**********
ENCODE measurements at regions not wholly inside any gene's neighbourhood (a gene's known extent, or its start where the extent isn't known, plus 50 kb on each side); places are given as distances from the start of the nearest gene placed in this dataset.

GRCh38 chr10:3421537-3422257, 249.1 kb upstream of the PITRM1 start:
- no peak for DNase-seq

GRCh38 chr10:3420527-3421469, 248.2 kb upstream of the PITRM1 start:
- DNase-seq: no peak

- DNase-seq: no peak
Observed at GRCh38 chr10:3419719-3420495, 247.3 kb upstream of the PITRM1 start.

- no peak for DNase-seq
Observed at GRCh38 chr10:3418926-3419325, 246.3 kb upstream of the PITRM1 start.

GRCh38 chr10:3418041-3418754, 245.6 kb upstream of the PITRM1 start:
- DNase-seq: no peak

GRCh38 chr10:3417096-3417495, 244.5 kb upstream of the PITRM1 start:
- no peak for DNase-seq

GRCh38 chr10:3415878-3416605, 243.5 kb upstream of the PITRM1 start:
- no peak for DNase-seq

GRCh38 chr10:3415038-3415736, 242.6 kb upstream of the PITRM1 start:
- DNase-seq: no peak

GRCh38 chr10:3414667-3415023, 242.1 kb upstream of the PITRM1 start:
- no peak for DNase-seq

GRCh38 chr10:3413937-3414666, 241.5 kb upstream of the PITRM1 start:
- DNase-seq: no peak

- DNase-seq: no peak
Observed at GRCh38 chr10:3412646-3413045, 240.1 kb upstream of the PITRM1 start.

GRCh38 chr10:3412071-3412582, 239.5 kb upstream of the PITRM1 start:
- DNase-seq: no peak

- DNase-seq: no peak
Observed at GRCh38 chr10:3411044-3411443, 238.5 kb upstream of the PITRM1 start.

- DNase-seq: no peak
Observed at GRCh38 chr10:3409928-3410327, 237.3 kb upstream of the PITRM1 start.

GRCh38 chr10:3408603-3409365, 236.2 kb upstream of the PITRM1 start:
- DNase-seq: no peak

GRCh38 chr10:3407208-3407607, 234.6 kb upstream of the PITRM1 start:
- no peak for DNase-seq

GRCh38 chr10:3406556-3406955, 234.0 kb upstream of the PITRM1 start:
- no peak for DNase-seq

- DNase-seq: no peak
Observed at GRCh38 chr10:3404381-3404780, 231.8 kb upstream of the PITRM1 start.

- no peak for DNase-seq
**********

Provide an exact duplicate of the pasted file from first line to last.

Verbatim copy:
ENCODE measurements at regions not wholly inside any gene's neighbourhood (a gene's known extent, or its start where the extent isn't known, plus 50 kb on each side); places are given as distances from the start of the nearest gene placed in this dataset.

GRCh38 chr10:3421537-3422257, 249.1 kb upstream of the PITRM1 start:
- no peak for DNase-seq

GRCh38 chr10:3420527-3421469, 248.2 kb upstream of the PITRM1 start:
- DNase-seq: no peak

- DNase-seq: no peak
Observed at GRCh38 chr10:3419719-3420495, 247.3 kb upstream of the PITRM1 start.

- no peak for DNase-seq
Observed at GRCh38 chr10:3418926-3419325, 246.3 kb upstream of the PITRM1 start.

GRCh38 chr10:3418041-3418754, 245.6 kb upstream of the PITRM1 start:
- DNase-seq: no peak

GRCh38 chr10:3417096-3417495, 244.5 kb upstream of the PITRM1 start:
- no peak for DNase-seq

GRCh38 chr10:3415878-3416605, 243.5 kb upstream of the PITRM1 start:
- no peak for DNase-seq

GRCh38 chr10:3415038-3415736, 242.6 kb upstream of the PITRM1 start:
- DNase-seq: no peak

GRCh38 chr10:3414667-3415023, 242.1 kb upstream of the PITRM1 start:
- no peak for DNase-seq

GRCh38 chr10:3413937-3414666, 241.5 kb upstream of the PITRM1 start:
- DNase-seq: no peak

- DNase-seq: no peak
Observed at GRCh38 chr10:3412646-3413045, 240.1 kb upstream of the PITRM1 start.

GRCh38 chr10:3412071-3412582, 239.5 kb upstream of the PITRM1 start:
- DNase-seq: no peak

- DNase-seq: no peak
Observed at GRCh38 chr10:3411044-3411443, 238.5 kb upstream of the PITRM1 start.

- DNase-seq: no peak
Observed at GRCh38 chr10:3409928-3410327, 237.3 kb upstream of the PITRM1 start.

GRCh38 chr10:3408603-3409365, 236.2 kb upstream of the PITRM1 start:
- DNase-seq: no peak

GRCh38 chr10:3407208-3407607, 234.6 kb upstream of the PITRM1 start:
- no peak for DNase-seq

GRCh38 chr10:3406556-3406955, 234.0 kb upstream of the PITRM1 start:
- no peak for DNase-seq

- DNase-seq: no peak
Observed at GRCh38 chr10:3404381-3404780, 231.8 kb upstream of the PITRM1 start.

- no peak for DNase-seq